Since time immemorial, man has sought to understand psychology and explain his development throughout life. Through observation and experimentation, he has sought answers on questions about himself; of things he has no idea of. Some have been answered; some have remained enigmas.
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The human psychological being is a complex entity and at times one would think of it as inexplicable. Psychological dualism seeks to explain that mind and body of man is independent, mind is separate from body.
It implies that though one can act over the other, these entities are separate and neither has influence on the other. Man is matter, body and soul (Dostoevsky, 2006, p. 1022). Monism on the contrary describes mental and physical human properties as a single entity.
It states that mind and matter are both formed from a single substance and both are dependant on one another (Pavlov,1956, p. 98). It clearly rids of the notion of dualism.
When it comes to matters medical, there is disparity between the attendance of the body and mind. The mind is considered a very delicate organ of the body and only specialists in the field of neurosurgery are allowed to conduct operations on it.
It is considered the most important organ of the human body and thus requires special attention. It would be highly unlikely to bump into a neurosurgery specialized hospital as it would be in the case of clinics, dentists, opticians etc.
Thinking is a process that is conceived in the mind. It is a cognitive mental process (Madell,1990, p. 56). Before the physical matter proceeds to take action, the notion has to come to mind. It is the mind which first receives his information then sends it out to the rest of the body for execution.
All actions stem from the brain and that is why when one suffers from brain damage, the rest of the body senses are tampered with. Feelings are more related to emotions than they are to thought. They are more of sensations or sentiments mostly affected by the environment or the physical state of an individual at a given time (Skinner, 1953 , p. 66).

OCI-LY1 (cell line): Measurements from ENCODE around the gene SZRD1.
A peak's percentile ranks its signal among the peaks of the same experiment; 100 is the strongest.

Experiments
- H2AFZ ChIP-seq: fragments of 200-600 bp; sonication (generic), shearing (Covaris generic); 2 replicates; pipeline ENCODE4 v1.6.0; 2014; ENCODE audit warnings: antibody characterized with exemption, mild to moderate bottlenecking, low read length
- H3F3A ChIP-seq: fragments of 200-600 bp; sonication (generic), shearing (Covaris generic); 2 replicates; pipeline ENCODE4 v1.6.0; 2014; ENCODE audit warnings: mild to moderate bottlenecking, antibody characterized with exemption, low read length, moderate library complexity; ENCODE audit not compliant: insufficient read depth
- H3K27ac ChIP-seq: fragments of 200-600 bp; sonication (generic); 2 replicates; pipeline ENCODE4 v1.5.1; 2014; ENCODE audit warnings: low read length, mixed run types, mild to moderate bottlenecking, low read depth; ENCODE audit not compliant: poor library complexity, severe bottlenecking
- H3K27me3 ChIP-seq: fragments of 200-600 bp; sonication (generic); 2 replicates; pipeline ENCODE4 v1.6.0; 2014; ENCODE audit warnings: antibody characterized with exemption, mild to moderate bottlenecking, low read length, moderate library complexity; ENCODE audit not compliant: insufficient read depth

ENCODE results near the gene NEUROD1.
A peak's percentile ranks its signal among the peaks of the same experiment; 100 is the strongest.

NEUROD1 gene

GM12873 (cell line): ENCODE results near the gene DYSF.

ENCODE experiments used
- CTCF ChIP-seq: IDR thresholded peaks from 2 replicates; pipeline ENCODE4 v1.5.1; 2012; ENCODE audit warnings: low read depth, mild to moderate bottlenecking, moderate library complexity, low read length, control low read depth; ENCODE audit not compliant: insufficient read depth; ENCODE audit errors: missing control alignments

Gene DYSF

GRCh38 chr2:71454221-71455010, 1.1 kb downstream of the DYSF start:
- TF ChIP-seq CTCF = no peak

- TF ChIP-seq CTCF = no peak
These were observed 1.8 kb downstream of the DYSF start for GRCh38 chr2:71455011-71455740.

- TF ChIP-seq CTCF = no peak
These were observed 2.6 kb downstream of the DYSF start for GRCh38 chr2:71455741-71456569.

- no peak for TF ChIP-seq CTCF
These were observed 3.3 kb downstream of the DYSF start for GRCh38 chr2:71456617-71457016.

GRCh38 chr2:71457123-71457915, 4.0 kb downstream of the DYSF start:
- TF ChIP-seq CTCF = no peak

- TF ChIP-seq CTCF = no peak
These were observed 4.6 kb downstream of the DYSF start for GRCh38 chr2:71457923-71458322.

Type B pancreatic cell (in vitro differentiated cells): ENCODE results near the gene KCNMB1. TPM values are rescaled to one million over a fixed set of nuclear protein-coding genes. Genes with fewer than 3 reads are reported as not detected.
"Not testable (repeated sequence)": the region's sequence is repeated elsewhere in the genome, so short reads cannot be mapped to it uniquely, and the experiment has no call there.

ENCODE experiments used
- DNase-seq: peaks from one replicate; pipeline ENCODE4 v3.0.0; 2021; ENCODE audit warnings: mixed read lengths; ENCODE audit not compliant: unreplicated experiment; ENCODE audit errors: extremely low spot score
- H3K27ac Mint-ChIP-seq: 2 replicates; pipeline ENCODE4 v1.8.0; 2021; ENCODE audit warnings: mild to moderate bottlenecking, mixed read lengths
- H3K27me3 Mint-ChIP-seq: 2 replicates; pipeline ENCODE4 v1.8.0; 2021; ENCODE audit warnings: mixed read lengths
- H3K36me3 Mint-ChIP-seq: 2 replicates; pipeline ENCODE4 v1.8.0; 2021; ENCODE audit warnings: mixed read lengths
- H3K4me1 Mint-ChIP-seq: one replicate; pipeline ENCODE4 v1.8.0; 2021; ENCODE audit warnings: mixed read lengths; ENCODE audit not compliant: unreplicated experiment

In a case where one’s sibling is deceased for example, it is only natural to feel sad, or cry. It is a feeling that cannot be helped. You do not have to think of whether you should cry or not, as it is a feeling that comes by default.
It also happens at times when one is watching a sad movie that one gets teary suddenly without being able to explain it. Thoughts are more rational, more mental; they precede feelings. They allow us to assess the consequences that are involved in taking particular actions (Dewey, 2006, p. 75). They generate feelings and at times, may masquerade as such.
The difference can not be clearly defined as both co-exist as a unified whole. Every thought has an emotional valence to it that is either positive or negative. This allows us to prioritize our actions on them. Knowing is possession of understanding, information or knowledge; familiarity to a particular thing.
It is a cognitive process associated to reasoning (Baker, & Goetz, 2011, p.65) and could be implicit, (practice and expertise), or explicit, (theoretical understanding). It is solely based on facts or principles, and not gut-feelings.
Baker, M & Goetz, S. (2011). The Soul Hypothesis. New York: Thompson Shore-Inc.
Dewey, J. (2006). Realism Without Monism or Dualism. The Journal of Philosophy , 351-367.
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Dostoevsky, F. (2006). Notes from Underground. In B. Wilkie, Literature of The Western World (pp. 1002-1077). New Jersey: Prentice Hall.
Madell, G. (1990). The Identity of Self. Edinburgh: Edinburgh University Press.
Pavlov, I. (1956). Lectures on Conditioned Reflexes. New York: International Publishers.
Skinner, B.F. (1953). Science and Human Behavior. New York: Macmillan.